In Fig. 1 we show the velocity fields of most of the galaxies listed in table 2.1. The pictures have been oriented such that the major axes in the inner parts are (more or less) aligned with the horizontal axis. On the basis of these maps, and their relation to the optical appearance of the galaxies, we may distinguish the following types of non-circular motions:
a. Motions associated with spiral arms.
These non-circular motions are characterized by their direct association with optical and HI spiral arms. Probably the gravitational field associated with the arms leads to streaming motions which distort the axially symmetric velocity field in a regular fashion. An example of this type is the galaxy M81.
b. Large scale symmetric deviations.
In many galaxies the kinematical major axis, i.e. the line of extreme radial velocities, changes its position angle as function of radius, but the velocity field still has a central symmetry.
In cases where this major axis change is in the inner parts usually there is a misalignment with the major axis of some of the structures seen on optical photographs. We then suspect an oval (in the sense of broadly elliptical) distortion to be present in the potential field of the disk.
In cases where the major axis change is in the outer parts the major axis of the inner parts of the optically visible disk is usually well aligned. In these cases we suspect the plane of the galaxy to be warped. Since we infer the warp from the velocity field we call this warp a kinematical warp; a warp inferred from the HI distribution in edge-on galaxies we call a direct warp.
Note that there is some ambiguity in the proposed-split up a warped barred spiral will show misalignment of the kinematical major axis with the major axes of probably all the optical structures. There is, however, a marked difference between the HI column density distributions in the two cases. In the case of an oval distortion the HI distribution is confined to the optically visible arm- or ring-structures in the outer parts, in the case of a kinematical warp the HI continues outwards smoothly, usually beyond the optically visible material on sky-limited IIIaJ-plates.
c. Large scale asymmetries.
These asymmetries occur mainly in the outer parts of some galaxies and prohibit the inference of the geometry of the outer parts from symmetry arguments. Usually they can be attributed to tidal interaction with a neighbouring galaxy.
d. Small scale asymmetries.
These asymmetries are of an irregular nature; in general their amplitude does not exceed 20 km s-1. Most, if not all, galaxies show these asymmetries in addition to the others mentioned above, e.g. one half of the galaxy does not have exactly the same properties as the other half.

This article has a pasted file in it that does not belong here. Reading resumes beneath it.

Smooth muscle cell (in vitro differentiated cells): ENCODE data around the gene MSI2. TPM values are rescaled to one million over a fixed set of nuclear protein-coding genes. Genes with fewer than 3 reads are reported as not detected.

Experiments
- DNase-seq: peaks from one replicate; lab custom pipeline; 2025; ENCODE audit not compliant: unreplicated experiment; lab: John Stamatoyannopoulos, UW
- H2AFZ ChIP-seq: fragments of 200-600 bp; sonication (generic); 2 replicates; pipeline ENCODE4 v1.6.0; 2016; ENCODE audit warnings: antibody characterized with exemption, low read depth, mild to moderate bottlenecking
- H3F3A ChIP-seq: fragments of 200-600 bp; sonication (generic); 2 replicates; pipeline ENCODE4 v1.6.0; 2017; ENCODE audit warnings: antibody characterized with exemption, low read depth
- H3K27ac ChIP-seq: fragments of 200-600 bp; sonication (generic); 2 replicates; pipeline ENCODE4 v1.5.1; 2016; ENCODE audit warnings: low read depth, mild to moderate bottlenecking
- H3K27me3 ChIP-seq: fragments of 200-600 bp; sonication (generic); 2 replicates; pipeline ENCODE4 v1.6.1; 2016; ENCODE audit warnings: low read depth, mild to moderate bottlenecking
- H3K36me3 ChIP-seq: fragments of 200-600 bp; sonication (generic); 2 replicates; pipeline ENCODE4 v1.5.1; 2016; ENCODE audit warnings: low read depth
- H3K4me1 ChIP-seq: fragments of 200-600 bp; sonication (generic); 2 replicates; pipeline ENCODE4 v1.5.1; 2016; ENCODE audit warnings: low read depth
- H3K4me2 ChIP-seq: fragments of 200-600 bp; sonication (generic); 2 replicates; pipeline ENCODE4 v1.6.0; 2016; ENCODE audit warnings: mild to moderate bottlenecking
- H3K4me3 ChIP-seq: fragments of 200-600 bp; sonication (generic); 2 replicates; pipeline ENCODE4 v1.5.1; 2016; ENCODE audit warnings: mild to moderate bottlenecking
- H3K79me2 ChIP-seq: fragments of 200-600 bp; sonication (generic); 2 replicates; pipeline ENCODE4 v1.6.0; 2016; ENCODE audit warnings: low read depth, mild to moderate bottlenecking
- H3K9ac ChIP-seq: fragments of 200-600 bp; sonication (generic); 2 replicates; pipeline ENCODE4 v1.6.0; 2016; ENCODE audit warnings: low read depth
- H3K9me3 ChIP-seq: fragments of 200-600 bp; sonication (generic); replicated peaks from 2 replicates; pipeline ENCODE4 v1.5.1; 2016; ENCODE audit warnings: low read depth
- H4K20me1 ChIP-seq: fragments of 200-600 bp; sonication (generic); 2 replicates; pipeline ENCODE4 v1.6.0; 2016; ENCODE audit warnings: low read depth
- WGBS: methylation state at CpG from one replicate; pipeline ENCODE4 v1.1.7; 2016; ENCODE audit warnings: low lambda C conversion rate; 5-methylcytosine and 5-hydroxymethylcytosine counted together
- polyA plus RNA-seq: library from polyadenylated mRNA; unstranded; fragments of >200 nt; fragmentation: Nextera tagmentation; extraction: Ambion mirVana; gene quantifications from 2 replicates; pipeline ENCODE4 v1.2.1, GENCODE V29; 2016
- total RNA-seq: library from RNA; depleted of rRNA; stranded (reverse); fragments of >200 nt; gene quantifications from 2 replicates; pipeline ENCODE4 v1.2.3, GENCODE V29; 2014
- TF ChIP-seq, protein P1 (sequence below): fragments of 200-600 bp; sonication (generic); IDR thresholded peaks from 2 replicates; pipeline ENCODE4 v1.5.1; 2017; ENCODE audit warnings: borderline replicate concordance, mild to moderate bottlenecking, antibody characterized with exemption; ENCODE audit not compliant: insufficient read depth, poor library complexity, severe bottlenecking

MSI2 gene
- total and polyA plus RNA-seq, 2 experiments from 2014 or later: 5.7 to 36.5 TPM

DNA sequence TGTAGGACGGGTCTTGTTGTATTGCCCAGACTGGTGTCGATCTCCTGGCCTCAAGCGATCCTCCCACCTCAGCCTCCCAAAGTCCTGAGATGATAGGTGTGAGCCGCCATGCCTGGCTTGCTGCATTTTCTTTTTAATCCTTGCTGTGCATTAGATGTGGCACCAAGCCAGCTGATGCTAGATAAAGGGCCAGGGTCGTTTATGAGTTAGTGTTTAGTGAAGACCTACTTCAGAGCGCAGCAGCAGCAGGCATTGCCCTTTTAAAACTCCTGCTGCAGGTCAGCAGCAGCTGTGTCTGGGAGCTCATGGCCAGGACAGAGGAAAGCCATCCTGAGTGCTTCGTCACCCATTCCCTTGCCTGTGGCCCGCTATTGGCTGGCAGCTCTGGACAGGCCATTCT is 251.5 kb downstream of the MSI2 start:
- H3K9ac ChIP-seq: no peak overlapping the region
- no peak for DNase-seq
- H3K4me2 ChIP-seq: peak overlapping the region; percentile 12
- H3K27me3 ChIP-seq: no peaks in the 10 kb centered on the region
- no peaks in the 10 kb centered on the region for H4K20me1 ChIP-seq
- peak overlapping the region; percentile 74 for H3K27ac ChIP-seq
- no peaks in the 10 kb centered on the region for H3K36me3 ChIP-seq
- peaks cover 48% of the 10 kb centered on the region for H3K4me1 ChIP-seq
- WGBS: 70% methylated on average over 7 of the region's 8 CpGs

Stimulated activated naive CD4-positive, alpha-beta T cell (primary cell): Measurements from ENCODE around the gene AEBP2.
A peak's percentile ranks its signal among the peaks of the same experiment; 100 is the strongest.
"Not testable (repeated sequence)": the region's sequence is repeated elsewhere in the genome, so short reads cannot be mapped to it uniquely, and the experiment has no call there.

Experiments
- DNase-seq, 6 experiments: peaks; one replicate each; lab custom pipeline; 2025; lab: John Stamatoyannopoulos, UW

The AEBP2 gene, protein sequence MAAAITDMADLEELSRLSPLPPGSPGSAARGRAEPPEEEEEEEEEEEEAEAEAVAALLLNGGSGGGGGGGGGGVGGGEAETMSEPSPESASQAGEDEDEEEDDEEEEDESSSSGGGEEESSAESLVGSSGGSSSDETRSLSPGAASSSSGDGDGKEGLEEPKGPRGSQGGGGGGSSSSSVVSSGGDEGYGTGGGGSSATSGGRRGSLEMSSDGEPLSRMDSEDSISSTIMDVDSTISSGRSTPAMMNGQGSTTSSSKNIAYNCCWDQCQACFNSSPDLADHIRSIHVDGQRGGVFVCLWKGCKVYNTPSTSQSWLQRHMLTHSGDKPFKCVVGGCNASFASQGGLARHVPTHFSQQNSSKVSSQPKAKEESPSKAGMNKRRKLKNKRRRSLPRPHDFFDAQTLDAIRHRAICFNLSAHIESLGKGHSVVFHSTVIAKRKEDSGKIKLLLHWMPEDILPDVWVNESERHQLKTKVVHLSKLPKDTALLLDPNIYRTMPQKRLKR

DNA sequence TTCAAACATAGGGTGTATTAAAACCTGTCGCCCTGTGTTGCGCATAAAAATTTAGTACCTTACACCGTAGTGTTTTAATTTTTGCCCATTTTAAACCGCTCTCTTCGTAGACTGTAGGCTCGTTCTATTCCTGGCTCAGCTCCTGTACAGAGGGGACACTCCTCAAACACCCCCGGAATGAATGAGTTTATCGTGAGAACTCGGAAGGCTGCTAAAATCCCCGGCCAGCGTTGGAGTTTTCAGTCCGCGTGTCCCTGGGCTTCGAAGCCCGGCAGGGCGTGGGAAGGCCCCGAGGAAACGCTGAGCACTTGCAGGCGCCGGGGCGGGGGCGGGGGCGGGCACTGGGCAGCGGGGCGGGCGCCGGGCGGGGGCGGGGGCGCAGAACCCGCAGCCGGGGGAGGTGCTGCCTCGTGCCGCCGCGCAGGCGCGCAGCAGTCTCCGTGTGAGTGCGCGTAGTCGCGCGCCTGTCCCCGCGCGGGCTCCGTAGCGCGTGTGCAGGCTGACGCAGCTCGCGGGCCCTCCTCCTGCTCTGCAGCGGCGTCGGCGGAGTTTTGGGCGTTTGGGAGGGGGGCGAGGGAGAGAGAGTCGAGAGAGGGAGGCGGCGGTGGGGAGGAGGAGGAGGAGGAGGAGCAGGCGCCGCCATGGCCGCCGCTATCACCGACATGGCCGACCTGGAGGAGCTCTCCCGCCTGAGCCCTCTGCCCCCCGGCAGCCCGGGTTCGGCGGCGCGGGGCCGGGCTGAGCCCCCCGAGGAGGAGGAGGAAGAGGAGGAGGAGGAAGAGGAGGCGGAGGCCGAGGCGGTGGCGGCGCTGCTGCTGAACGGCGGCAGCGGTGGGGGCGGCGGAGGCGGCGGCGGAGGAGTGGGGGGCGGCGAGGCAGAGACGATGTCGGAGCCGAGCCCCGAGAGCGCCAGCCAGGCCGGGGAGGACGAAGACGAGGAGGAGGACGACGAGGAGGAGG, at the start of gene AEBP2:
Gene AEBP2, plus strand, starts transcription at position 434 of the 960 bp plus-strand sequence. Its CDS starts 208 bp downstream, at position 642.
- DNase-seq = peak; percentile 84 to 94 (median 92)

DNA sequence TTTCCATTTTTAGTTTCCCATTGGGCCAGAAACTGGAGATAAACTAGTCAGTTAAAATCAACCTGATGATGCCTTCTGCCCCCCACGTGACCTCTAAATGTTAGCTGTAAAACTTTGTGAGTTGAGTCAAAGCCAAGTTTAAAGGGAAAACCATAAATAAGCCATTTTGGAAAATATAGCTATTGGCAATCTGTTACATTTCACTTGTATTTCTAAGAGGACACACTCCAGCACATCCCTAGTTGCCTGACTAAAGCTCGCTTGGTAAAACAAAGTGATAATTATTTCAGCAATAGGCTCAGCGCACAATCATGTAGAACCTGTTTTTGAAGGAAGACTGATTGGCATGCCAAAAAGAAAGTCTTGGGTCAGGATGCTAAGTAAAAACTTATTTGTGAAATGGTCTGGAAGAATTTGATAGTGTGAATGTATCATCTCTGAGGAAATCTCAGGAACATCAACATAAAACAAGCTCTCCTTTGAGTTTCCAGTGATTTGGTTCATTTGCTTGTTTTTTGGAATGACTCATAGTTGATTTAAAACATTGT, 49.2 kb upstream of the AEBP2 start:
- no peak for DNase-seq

Figure 1. Velocity field of 22 spirals taken from the sources listed in Table 2.1. All pictures have been oriented such that the major axis is roughly horizontal. The hatched areas represent the beamwidths.
Of course this list is only meant as a guide towards identifying specific problems arising from the analysis of 21-cm line data of spiral galaxies. Most galaxies show more than one type of non-circular motions, but the relative amplitude of these motions is different. Moreover, the effect of beamsmoothing should not be overlooked. Non-circular motions of types b, c, and d will show up already at low-resolution (ratio radius / beamsize, R/B, about 5), while those of type a appear only for R/B larger than about 10 - 15. Sometimes it is difficult to distinguish solely on the basis of the velocity field which type of non-circular motions dominate: in those cases additional arguments, based on the HI column density distribution and on the optical morphology, have to be given to see which description fits best.
In the following sections we discuss each of the deviations in turn. In some cases we will present descriptive models, while in other cases we will limit ourselves to a brief discussion of relevant material available in the literature. The aim of our descriptions is to emphasize that there are unresolved riddles in the observations which are not only interesting in themselves but also have their consequences for the determination of the radial distribution of mass surface density of neutral hydrogen and of the rotation curve.